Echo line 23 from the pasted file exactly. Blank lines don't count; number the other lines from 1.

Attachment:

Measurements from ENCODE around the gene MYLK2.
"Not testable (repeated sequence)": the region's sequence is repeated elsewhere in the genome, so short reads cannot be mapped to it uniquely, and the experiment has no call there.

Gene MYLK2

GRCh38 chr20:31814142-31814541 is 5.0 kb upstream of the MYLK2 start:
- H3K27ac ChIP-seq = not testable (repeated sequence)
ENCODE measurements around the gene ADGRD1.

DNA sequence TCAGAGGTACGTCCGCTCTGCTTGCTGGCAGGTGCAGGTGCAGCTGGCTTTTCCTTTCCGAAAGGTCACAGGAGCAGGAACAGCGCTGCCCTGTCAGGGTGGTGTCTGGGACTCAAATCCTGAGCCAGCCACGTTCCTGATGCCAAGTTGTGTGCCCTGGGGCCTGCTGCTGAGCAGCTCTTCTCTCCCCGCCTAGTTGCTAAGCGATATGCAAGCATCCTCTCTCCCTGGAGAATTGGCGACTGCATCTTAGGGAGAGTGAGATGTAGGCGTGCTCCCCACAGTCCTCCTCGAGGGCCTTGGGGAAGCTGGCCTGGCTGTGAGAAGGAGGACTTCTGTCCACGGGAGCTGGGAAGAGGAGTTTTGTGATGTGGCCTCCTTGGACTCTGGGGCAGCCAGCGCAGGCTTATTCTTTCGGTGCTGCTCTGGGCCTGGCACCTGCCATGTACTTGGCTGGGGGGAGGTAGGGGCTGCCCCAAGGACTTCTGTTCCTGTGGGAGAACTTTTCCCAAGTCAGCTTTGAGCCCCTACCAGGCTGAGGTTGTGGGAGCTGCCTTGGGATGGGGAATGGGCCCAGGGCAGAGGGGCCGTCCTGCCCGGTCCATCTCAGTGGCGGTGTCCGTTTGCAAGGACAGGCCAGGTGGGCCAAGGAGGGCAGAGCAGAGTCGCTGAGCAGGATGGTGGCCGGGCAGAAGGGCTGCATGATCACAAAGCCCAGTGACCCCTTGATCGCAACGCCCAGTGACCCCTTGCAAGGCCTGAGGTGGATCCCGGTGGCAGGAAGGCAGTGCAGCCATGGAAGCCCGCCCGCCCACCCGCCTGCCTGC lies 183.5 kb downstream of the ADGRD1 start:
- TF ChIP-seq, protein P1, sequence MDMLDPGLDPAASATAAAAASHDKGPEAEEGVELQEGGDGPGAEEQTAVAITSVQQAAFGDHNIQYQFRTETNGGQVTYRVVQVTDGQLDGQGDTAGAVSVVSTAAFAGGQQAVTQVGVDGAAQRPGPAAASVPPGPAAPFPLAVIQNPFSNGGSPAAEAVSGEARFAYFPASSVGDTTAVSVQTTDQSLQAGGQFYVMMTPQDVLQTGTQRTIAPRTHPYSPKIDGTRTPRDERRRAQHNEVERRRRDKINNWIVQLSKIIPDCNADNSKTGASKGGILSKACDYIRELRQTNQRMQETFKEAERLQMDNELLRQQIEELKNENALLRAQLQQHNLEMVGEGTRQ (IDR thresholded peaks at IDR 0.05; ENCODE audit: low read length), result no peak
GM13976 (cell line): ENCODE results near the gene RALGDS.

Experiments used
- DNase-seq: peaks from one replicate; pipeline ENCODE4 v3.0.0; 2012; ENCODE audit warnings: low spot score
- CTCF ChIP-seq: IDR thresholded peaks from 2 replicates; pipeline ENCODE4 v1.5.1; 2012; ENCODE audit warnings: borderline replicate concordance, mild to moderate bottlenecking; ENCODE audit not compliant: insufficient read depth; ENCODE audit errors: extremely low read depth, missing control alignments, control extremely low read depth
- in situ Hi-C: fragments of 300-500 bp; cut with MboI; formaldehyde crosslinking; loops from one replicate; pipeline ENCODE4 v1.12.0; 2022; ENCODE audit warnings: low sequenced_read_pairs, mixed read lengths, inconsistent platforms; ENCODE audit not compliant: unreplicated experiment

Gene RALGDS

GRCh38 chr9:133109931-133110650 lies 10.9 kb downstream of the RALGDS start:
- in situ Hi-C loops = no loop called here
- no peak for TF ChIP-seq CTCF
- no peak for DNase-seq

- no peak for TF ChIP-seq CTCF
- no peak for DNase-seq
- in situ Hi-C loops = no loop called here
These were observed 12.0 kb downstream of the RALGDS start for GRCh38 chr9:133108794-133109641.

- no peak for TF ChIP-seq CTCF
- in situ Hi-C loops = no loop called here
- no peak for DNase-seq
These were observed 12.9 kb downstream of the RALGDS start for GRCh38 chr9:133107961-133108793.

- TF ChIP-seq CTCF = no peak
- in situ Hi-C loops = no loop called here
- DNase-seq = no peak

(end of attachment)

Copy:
- no peak for TF ChIP-seq CTCF